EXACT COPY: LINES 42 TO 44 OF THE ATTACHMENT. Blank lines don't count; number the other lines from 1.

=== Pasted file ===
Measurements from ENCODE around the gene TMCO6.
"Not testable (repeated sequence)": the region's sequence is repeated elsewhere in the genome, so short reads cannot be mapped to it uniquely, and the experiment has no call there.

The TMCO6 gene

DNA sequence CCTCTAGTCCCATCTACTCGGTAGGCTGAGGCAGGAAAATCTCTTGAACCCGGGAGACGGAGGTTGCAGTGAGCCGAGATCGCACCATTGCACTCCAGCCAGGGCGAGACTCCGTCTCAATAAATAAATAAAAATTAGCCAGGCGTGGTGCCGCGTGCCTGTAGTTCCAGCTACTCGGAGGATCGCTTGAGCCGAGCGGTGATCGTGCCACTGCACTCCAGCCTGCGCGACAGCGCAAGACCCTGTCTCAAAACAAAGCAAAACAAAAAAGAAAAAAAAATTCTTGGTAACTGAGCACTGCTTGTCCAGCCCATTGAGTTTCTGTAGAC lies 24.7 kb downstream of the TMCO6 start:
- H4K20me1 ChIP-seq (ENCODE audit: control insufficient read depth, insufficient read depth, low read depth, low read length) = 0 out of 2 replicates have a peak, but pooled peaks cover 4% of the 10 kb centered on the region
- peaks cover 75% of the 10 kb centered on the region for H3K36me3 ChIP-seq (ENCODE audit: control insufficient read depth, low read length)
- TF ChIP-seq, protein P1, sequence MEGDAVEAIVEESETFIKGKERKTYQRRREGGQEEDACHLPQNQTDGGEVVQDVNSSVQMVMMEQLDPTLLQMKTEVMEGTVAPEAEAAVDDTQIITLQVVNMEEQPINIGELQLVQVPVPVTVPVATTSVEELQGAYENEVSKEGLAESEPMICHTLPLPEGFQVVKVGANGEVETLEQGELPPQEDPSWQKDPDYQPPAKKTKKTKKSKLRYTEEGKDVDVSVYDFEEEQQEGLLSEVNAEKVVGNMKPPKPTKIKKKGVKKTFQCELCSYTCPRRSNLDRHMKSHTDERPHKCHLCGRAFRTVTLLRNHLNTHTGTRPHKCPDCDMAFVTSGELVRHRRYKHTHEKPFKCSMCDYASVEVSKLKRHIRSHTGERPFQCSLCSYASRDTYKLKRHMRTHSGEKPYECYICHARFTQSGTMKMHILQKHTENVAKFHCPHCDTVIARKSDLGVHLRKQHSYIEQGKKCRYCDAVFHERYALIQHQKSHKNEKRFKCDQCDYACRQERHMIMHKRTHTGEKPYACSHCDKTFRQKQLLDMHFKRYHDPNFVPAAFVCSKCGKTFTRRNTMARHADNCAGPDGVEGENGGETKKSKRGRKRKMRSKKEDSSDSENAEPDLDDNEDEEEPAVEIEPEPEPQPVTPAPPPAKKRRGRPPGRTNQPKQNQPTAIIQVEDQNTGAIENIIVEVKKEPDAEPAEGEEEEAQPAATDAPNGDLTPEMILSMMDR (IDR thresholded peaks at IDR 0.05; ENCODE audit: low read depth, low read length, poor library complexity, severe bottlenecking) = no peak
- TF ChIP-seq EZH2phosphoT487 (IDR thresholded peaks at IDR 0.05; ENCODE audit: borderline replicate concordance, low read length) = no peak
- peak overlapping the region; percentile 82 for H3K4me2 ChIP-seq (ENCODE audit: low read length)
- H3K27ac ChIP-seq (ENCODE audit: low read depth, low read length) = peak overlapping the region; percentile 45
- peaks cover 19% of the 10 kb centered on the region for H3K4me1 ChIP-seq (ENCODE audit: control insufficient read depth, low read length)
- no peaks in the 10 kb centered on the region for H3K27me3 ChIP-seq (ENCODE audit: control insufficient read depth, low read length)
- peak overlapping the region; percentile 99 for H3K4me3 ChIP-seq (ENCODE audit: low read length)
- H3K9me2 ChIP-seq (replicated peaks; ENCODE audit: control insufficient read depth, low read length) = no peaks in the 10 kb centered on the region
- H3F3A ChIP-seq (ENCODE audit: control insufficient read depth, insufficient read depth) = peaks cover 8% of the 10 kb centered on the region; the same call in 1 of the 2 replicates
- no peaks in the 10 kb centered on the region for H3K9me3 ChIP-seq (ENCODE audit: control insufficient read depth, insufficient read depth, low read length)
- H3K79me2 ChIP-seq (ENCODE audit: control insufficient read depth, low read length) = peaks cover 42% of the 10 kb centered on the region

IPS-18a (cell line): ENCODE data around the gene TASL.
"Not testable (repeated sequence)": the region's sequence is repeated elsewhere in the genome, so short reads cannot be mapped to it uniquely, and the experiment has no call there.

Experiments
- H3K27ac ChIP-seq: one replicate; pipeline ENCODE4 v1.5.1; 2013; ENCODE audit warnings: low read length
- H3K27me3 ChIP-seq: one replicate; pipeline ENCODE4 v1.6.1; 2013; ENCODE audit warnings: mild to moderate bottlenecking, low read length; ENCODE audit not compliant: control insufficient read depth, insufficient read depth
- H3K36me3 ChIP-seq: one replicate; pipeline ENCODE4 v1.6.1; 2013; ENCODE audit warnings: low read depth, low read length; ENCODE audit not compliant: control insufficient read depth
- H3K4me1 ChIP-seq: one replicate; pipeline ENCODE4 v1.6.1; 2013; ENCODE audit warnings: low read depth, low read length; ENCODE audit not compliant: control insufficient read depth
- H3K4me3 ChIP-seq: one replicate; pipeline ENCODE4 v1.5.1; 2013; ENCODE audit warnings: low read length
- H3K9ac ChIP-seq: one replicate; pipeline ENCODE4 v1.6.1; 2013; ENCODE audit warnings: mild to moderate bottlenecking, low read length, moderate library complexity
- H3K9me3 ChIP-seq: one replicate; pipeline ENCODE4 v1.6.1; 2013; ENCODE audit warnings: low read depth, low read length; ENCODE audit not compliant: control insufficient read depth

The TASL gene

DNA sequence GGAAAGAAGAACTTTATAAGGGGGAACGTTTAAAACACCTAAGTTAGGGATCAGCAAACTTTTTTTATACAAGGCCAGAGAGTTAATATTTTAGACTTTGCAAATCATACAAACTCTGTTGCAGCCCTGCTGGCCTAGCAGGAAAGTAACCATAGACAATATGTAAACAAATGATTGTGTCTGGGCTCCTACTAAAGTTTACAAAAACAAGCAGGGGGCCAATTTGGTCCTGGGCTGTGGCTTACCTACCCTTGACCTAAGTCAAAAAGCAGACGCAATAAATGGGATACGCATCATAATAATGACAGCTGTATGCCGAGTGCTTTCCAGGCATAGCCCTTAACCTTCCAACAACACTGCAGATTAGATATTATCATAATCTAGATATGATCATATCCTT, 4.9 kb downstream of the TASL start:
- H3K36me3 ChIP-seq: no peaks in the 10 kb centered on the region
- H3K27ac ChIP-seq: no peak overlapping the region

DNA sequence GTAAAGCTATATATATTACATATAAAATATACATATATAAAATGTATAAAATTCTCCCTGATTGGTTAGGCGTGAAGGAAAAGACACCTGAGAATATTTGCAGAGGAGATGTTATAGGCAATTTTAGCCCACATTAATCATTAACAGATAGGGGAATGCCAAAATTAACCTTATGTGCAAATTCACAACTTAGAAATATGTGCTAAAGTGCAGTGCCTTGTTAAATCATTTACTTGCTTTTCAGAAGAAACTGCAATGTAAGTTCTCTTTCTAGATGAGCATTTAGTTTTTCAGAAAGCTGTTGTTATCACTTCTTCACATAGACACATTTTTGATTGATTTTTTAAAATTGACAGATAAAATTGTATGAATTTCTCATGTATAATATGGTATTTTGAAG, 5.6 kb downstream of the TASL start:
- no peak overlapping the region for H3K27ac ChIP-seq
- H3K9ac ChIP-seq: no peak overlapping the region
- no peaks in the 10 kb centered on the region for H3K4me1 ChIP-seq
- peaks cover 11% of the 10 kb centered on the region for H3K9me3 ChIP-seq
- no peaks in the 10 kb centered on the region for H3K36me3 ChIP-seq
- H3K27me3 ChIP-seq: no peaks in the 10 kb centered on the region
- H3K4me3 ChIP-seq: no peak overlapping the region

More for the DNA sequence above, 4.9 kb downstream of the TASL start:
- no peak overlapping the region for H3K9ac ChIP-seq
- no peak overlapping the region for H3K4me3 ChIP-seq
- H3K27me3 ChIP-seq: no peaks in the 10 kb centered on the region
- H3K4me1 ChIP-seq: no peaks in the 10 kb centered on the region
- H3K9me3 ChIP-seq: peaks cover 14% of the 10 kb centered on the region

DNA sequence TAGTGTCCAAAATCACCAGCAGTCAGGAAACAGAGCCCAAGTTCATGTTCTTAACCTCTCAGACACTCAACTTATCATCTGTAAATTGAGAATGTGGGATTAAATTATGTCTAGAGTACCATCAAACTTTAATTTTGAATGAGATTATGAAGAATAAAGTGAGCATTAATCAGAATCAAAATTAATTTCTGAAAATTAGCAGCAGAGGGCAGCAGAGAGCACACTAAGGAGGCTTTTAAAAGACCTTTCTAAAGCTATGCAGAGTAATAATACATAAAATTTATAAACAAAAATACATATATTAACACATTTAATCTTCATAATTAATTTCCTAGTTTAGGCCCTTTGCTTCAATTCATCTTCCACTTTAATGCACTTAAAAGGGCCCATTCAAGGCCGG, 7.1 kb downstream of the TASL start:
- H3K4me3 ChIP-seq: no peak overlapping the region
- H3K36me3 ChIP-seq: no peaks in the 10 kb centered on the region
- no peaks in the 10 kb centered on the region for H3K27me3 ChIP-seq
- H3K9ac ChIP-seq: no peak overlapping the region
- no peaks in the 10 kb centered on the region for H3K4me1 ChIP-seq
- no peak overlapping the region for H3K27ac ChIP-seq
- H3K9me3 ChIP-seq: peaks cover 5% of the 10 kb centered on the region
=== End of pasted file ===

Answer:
- no peak overlapping the region for H3K4me3 ChIP-seq
- H3K27me3 ChIP-seq: no peaks in the 10 kb centered on the region
- H3K4me1 ChIP-seq: no peaks in the 10 kb centered on the region